The initial design was so successful that its fundamentals have remained largely unchanged over the decades; though, there have been many variations of the Reverso since then. Nowadays, it is worn more as a dress timepiece than a sports watch, even though JLC still remains heavily involved in the world of polo.
In 2011, the Swiss manufacturer celebrated the 80th anniversary of the Reverso with the Ultra Thin Tribute to 1931 (ref. 2788570). It was presented in a 46.8 x 27.4-mm swivelling, rectangular steel case measuring just 7.2 mm thick, showing that the true appeal of the Ultra Thin Tribute to 1931 is its sheer simplicity. Rather than trying to create something elaborate or flashy, Jaeger-LeCoultre instead opted to stay as close as possible to the original Art Deco design.
The black dial features baton-shaped hands and hour markers, which have a faux patina lume treatment to give the watch an overall vintage feel. Likewise, the brand name does not appear anywhere on the dial, with only the word REVERSO at the 12 o’clock position. Flipping the watch over reveals a solid case back, which is consistent with the original model. Inside, you will find the exceptional in-house, manually-wound JLC 822 caliber. A COSC-certified chronometer, it has undergone Jaeger-LeCoultre’s famed 1,000 hours of control testing.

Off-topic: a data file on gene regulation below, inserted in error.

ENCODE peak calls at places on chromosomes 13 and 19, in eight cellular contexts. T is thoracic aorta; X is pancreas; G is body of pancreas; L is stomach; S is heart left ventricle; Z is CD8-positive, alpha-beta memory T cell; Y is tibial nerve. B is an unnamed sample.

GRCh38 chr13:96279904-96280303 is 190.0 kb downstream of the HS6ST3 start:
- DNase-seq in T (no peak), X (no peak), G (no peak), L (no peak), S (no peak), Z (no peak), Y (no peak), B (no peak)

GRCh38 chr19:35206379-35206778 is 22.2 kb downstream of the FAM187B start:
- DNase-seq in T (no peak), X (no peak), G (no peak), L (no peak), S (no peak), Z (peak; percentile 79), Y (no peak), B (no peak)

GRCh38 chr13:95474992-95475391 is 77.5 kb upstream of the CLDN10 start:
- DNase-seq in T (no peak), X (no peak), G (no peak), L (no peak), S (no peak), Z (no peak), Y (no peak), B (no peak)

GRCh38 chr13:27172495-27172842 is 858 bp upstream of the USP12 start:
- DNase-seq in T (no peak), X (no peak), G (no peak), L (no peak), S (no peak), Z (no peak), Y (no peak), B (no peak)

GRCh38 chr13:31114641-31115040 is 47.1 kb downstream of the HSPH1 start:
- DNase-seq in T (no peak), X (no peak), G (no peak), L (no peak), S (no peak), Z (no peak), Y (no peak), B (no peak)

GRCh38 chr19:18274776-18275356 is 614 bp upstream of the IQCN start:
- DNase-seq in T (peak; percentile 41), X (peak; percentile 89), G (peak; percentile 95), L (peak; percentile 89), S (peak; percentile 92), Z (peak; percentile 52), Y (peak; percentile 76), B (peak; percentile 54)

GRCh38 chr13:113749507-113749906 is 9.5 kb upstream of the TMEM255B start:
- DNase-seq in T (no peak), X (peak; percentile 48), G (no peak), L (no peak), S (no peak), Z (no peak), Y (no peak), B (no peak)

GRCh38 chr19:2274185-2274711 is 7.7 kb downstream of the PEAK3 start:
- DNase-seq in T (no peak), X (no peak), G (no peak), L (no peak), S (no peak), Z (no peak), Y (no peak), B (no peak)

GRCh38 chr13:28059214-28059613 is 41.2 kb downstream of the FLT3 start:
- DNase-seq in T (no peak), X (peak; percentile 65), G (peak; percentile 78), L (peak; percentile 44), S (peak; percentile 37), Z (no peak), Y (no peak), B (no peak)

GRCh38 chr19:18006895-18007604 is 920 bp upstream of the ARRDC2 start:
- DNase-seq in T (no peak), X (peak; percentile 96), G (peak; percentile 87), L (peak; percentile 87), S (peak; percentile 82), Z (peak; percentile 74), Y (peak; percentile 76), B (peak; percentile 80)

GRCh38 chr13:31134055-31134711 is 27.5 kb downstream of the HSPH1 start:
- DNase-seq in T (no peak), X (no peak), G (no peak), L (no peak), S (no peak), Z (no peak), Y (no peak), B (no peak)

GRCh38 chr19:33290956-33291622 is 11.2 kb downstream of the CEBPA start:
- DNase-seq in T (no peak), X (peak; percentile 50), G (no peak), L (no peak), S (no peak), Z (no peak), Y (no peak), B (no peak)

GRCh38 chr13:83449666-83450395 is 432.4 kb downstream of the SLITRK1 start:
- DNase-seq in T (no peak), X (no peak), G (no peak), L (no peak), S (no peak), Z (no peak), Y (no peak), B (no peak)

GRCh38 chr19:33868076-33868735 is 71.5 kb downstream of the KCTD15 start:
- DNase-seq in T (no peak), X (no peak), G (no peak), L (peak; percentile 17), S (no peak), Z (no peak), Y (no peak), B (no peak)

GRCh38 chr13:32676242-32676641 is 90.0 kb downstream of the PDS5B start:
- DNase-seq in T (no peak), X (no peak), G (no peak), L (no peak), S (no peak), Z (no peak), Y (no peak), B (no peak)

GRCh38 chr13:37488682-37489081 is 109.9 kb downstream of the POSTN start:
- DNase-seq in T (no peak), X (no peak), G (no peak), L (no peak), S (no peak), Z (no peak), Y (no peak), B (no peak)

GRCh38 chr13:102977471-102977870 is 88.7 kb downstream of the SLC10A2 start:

Loved by many for its ultra-thin case and vintage appeal, the Jaeger-LeCoultre Grande Reverso Ultra Thin Tribute to 1931 is unfortunately no longer in production, although prime examples can still be found on the secondary market.
Discontinued Watch #2: The Rolex Sea-Dweller 4000 Ref. 116600
The Swiss luxury watch industry is known for being particularly slow when it comes to making changes. Often, a brand will release the same model over several years, with nothing other than changes to minor details like dial colors, rather than creating something entirely new. At Rolex, however, the pace of change can sometimes be downright glacial. Rolex is not only one of the most recognizable luxury watch brands in the world, it is also known for being the most consistent. That’s why collectors pay attention when something unexpected happens there.